The inverting amplifier is converted into
an ideal (linear precision) half-wave
rectifier by adding two diodes.
- 0.6 V
When E, is positive, diode D1 conducts,
causing the op amp’s output voltage,
VOA, to go negative by one diode drop (-
• This forces diode D2 to be reverse biased.
• The circuit’s output voltage Vo equals zero
because input current I flows through D1.
• For all practical purposes, no current flows through
Rf and therefore Vo = 0.
Note the load is modeled by a resistor
RL and must always be resistive.
• If the load is a capacitor, inductor, voltage, or
current source, then V0 will not equal zero.
The negative input E, forces the op amp
output VOA to go positive.
This causes D2 to conduct.
• The circuit then acts like an inverter, since
Rf = Ri, and Vo =+E1.
• Since the (—) input is at ground potential, diode D1
is reverse biased.
• Input current is set by E/Ri and gain by ─Rf/Ri.
• Remember that this gain equation applies only for
negative inputs, and Vo can only be positive or
Circuit operation is summarized by the
Vo can only go positive in a linear
response to negative inputs.
The most important property of this linear half-
wave rectifier will now be examined.
An ordinary silicon diode or even a hot-carrier
diode requires a few tenths of volts to become
• Any signal voltage below this threshold voltage cannot
• However, by connecting the diode in the feedback
loop of an op amp, the threshold voltage of the diode
is essentially eliminated.
• For example. in Fig. 7-2(b) let E, be a low
voltage of —0.1 V. E, and R, convert this low
voltage to a current that is conducted through
• VOA goes to whatever voltage is required to
supply the necessary diode drop plus the voltage
drop across R~. Thus millivolts of input voltage can
be rectified, since the diode’s forward bias is
supplied automatically by the negative feedback
action of the op amp.
Finally, observe the waveshape of op amp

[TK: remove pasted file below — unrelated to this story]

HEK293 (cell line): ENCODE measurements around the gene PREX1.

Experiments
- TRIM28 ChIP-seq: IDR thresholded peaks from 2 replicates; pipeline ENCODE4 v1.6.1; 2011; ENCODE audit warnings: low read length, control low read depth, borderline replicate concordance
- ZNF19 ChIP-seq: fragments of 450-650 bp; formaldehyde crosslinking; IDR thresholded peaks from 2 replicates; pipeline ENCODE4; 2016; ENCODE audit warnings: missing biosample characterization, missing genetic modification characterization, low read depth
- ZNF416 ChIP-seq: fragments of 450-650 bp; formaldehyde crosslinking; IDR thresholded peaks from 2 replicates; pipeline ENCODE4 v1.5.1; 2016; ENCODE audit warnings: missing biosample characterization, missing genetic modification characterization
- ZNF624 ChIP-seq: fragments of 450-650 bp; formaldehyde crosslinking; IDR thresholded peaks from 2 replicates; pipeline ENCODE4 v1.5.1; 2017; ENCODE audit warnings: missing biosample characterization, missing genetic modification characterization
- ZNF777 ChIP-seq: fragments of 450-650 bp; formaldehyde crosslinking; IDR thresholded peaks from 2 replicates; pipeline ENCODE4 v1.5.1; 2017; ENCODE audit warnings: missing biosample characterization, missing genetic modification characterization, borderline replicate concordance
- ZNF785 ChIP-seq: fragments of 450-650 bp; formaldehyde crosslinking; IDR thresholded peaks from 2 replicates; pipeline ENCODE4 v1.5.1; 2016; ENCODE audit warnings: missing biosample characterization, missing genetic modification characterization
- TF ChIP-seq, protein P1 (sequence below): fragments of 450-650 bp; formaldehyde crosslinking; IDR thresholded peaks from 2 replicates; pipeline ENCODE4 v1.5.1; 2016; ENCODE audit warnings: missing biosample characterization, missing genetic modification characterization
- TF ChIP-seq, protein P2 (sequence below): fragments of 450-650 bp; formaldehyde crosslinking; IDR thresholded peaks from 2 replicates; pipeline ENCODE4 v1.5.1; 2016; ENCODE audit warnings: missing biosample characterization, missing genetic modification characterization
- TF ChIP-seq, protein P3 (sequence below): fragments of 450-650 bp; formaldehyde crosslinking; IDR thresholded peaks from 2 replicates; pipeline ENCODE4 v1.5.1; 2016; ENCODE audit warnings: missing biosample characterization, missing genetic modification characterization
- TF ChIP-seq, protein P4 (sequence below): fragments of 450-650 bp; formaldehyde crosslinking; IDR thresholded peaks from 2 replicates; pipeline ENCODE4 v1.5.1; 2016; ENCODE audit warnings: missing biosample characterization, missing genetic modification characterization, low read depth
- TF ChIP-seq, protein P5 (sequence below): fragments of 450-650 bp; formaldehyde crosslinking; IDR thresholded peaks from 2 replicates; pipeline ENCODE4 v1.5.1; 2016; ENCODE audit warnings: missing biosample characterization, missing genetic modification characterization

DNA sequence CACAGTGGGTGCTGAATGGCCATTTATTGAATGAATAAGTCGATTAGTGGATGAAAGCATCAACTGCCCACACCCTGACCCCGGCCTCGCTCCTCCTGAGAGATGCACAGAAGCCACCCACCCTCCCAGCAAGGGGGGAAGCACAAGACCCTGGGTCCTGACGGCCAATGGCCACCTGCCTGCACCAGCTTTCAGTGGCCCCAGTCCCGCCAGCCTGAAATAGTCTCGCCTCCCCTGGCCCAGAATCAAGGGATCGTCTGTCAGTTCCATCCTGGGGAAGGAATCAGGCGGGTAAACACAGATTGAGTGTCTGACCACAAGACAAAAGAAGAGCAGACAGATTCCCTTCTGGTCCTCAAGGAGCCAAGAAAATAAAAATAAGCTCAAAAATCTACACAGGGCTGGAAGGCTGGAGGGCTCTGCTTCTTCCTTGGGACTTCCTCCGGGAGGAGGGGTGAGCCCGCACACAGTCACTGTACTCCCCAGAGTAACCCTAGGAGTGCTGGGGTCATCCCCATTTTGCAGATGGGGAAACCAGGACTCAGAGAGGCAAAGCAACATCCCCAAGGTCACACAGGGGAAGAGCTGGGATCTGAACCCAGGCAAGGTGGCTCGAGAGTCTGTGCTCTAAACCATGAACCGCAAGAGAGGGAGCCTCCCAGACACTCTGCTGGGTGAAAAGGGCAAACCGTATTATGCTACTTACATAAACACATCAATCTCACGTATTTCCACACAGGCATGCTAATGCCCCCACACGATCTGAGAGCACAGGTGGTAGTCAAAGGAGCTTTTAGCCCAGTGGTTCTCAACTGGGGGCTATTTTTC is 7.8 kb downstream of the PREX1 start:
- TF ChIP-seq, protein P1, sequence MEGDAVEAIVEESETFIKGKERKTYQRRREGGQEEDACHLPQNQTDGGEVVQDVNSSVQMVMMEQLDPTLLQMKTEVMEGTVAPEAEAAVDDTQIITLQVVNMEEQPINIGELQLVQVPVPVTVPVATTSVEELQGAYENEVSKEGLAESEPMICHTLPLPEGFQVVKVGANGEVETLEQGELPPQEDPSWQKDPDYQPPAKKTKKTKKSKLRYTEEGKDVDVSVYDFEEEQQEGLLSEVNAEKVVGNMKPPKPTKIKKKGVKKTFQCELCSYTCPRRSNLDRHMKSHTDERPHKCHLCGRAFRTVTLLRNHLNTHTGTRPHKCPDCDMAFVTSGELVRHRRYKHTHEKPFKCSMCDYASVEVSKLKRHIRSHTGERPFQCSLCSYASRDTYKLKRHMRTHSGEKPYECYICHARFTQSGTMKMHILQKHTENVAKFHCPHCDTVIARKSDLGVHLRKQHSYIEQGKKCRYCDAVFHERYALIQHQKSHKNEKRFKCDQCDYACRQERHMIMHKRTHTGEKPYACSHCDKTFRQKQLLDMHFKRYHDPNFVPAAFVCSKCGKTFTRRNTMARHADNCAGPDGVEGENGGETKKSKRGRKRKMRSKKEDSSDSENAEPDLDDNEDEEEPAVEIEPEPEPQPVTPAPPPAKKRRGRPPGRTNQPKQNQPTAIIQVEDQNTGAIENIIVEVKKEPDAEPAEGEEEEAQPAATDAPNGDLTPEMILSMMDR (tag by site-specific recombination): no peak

output V~ in Fig. 7-3. When E~ crosses 0 V
(going negative), V(~ jumps quickly from —0.6
V to +0.6 V as it switches from supplying the
drop for D2 to supplying the drop for D1. This
jump can be monitored by a differentiator to
indicate the zero crossing. During the jump
time the op amp operates open loop.
The diodes can be reversed as shown
• Now only positive input signals are
transmitted and inverted.
The output voltage
Vo equals 0 V for all
• Circuit operation is
summarized by the
plot of V~ and VOA
7-1.4 Signal Polarity
The following circuit is an expansion of
the previous circuits.
• When E, is positive, diode D1 conducts and
an output is obtained only on output V0,.
• V0, is bound at 0 V.
• When E, is negative. D2 conducts, V0. = —
(—E,) = +E,. and V0~ is bound at 0 V.
This circuit’s operation is summarized by
THE ABSOLUTE- VALUE
The precision full-wave rectifier transmits
one polarity of the input signal and
inverts the other.
• Thus both half-cycles of an alternating voltage
are transmitted but are converted to a single
polarity of the circuirs output.
The precision full-wave rectifier can
rectify input voltages with millivolt
• This type of circuit is useful to prepare signals
for multiplication, averaging, or demodulation.
The characteristics of an ideal precision
rectifier are shown below.
The precision rectifier is also called an
• The absolute value of a number (or voltage) is
equal to its magnitude regardless of sign.
For example, the absolute values of |+2 |
and |2 | are +2.
• The symbol | | means “absolute value of.”
• In a precision rectifier circuit the output is either
negative or positive, depending on how the diodes
Types of Precision Full-
Three types of precision rectifiers will be
• The first is inexpensive because it uses two op amps.
two diodes, and five equal resistors.
• Unfortunately. it does not have high input resistance.
• ~o a second type is given that does have high input
resistance but requires resistors that are precisely
proportioned but not all equal.
• Neither type has a summing node at virtual ground
Full-wave precision rectifier
with equal resistors.
The first type of precision full-wave
rectifier or absolute-value circuit is
This circuit uses equal resistors and has
an input resistance equal to R.
Figure 7-8(a) shows current directions and
voltage polarities for po~iti~e input signals.
Diode D~ conducts so that both amps A and
B act as inverters, and V0 = +E,.
• Figure 7-8(b) shows that for negative input voltages,
diode D.~ conducts. Input rent I divides as shown, so
that op amp B acts as an inverter. Thus output voltage
V0 positive for either polarity of input E, and V0 is
equal to the absolute value of E,